Interview: Jon Voight Talks Surviving The Wild And Awards Season Interview: Jon Voight Talks Surviving The Wild And Awards Season
Jon Voight is a veteran actor whose career has spanned decades and extended to awards wins in the form of an Academy Award and... Interview: Jon Voight Talks Surviving The Wild And Awards Season

Jon Voight is a veteran actor whose career has spanned decades and extended to awards wins in the form of an Academy Award and multiple Golden Globes. Having starred in a variety of roles, the father of Angelina Jolie now takes on what is a rather personal and warming role as Gus in the heartwarming drama, Surviving The Wild. We spoke with the actor about the movie, the emerging young star he works alongside and what awards season movies have caught his attention…

Surviving The Wild is very much a film that evokes memories in terms of family and family members. Would you say Gus reminded you of any fond memories or members of your own family?

My father, like most fathers, to his children was an icon and he was a wonderful teacher of life. He had a wonderful sense of humour and everything that he taught us he brought back to the dinner at night. He was just a magical guy and when I read this piece it reminded me of him, and that made it a fun character for me to play and gave me a lot of good feeling about the film.

Gus is quite playful in some of his statements and interactions with Shaun – was that all built into the script or did you have room for some of your own changes?

I play with all the scripts that I do and refine little bits but this was written by a guy named Mark Hefti and the first draft came as a whole in a certain sense. I didn’t have to change too much. Essentially the ingredients were there from the start.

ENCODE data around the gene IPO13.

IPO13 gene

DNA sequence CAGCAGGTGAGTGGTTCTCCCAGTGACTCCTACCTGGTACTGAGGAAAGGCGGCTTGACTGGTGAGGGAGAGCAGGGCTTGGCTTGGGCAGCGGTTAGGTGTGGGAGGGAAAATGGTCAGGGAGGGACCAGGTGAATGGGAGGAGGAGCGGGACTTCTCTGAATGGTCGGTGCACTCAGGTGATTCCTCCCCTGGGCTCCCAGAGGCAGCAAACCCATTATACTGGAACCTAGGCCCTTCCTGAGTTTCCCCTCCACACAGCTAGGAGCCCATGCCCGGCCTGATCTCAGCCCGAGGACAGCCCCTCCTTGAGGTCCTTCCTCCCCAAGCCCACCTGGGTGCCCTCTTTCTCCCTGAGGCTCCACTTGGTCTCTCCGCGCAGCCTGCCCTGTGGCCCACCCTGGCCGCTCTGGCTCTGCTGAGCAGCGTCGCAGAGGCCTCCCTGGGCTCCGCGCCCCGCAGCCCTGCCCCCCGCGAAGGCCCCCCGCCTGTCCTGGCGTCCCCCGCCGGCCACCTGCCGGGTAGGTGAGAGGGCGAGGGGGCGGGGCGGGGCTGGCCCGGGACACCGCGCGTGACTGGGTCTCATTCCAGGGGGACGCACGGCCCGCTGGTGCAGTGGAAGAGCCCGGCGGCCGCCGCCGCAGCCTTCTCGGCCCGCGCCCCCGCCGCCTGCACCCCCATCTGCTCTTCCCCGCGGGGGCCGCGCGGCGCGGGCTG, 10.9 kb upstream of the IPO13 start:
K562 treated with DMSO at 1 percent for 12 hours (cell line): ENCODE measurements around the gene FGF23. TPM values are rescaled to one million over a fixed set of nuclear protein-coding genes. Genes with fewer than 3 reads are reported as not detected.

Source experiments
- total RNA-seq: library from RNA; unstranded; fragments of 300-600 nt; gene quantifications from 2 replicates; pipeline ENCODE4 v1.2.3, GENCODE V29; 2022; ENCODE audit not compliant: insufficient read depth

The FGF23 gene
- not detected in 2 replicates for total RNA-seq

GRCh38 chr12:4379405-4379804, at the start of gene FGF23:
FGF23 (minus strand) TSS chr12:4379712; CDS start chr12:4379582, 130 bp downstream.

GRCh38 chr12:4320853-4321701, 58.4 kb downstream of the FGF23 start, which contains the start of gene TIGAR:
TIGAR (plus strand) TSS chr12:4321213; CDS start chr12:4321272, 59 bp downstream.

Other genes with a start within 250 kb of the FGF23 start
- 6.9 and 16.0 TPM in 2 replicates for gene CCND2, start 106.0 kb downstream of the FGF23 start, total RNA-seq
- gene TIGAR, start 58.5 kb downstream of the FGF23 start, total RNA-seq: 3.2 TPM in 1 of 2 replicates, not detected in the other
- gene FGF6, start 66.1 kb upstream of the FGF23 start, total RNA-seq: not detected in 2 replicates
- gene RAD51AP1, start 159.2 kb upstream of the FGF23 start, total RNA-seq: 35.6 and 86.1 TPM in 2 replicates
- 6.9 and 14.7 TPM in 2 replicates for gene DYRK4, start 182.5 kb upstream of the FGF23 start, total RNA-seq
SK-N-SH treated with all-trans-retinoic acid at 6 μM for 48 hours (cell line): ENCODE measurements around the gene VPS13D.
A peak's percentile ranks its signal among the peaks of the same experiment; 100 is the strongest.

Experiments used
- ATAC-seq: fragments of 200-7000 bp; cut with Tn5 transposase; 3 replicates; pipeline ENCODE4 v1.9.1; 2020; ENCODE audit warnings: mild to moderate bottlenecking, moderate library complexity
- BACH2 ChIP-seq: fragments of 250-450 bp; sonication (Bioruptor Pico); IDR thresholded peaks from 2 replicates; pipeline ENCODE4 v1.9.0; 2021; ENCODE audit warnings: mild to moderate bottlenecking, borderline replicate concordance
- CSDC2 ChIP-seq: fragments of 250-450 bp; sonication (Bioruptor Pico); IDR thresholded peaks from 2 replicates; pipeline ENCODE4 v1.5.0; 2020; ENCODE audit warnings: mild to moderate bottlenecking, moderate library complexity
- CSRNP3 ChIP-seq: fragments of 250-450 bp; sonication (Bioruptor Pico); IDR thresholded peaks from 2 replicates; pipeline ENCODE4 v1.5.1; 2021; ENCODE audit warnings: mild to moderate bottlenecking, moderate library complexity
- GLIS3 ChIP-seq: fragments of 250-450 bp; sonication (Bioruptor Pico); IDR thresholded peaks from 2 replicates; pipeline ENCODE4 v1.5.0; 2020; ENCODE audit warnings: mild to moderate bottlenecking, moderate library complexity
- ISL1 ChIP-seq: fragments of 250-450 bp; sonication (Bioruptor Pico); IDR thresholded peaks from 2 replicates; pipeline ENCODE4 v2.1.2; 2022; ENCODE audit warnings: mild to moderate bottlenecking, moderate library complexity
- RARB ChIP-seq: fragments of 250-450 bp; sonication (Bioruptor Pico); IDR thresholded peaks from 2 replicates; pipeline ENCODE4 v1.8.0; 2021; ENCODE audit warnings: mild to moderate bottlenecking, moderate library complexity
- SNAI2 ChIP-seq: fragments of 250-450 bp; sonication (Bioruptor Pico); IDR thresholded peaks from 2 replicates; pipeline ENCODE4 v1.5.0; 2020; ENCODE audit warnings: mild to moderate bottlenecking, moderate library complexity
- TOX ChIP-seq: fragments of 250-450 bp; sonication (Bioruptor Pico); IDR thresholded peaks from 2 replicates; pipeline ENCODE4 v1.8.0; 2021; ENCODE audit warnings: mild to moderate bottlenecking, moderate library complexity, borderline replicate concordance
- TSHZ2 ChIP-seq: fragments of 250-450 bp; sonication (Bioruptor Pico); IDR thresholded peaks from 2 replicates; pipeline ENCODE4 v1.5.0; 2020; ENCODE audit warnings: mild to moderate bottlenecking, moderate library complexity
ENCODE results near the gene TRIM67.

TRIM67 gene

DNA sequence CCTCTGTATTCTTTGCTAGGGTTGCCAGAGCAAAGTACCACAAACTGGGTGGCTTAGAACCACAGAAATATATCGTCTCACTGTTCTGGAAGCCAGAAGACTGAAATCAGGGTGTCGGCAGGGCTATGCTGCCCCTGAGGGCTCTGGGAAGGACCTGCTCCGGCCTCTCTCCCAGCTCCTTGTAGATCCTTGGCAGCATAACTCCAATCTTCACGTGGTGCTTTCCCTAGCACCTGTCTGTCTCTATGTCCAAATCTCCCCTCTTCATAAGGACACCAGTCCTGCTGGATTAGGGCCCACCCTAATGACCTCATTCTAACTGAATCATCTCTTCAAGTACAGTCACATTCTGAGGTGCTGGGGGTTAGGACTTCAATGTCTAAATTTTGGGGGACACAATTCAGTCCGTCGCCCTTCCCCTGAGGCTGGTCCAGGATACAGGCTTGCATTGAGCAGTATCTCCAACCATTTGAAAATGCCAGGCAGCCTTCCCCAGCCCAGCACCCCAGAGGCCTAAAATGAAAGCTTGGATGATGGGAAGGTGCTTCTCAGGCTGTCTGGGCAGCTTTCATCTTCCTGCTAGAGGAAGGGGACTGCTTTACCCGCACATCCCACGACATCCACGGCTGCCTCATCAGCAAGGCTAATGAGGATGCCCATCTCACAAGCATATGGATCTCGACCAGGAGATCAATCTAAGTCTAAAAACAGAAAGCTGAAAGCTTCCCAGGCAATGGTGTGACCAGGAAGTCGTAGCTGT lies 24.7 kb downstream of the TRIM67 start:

With regards to your co-star Aidan Cullen, he is essentially the backbone of the movie. How was it working with him?

He was a remarkable find for us. Like with young Ricky Schroder [The Champ], I look to try and steer these talented young actors away from mis-teachings. You have to give them the real medicine in what real life on screen is. Aidan simply had all these ingredients when he came in for a read. He is very, very intelligent and very nice, as well as very witty and we became buddies very quickly.

Looking back at all of the actors you’ve worked with and the icons you looked up to in the past, would you say he reminds you of anyone in particular?

The kind of guy Aidan is, my father’s favourite actor was Spencer Tracy, and I think this boy has all the ingredients. It’s a high compliment of course, but he has that ability at this moment in time and I hope he can go on to great things as he has that talent.

As well as the Gus/Shaun relationship, very much a key character in the film is the beautiful location. Can you explain more about where it was shot and why it proved to be such a wonderful place to capture on screen?

The film was shot in Kentucky and they found these locations that were extraordinary. There are these limestone cliffs that are very much present in the film and they are spectacular. Then you had waterfalls and caves that have never been explored on film before, mainly because they were really hard to get to! We would sometimes need to take the filming equipment up a ski lift but it was all worth it.

Away from the film, it’s obviously awards season at the moment and as an actor who was won an Academy Award and copious Golden Globes, do you still keep an eye on those films being tipped for success? And are there are any specific films you are drawn to this year?

Sure I do. One of the films that deeply impressed me is the film of my daughter [Angelina Jolie] called First They Killed My Mother. It’s a film done completely in the Cambodian language and the story is very compelling, and the acting is spectacular. I have a great love for that and I’m glad it’s getting some attention. I also thought The Florida Project was quite remarkable and it’s great that it is getting so much attentions. It’s an exciting time of year as it puts focus on excellence.

Finally, could you describe how it feels to have won an Oscar?

It’s a childhood dream, obviously. To make that legacy is magnificent. I think for everybody it’s the same; that wonderful feeling not only to be an actor, but to also be attributed in the film world with that legacy.

You can read our review of Surviving The Wild here.

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Jon Dingle Editor

A film journalist, writer and a filmmaker in business for over 20 years. I am passionate about movies, television series, music and online games.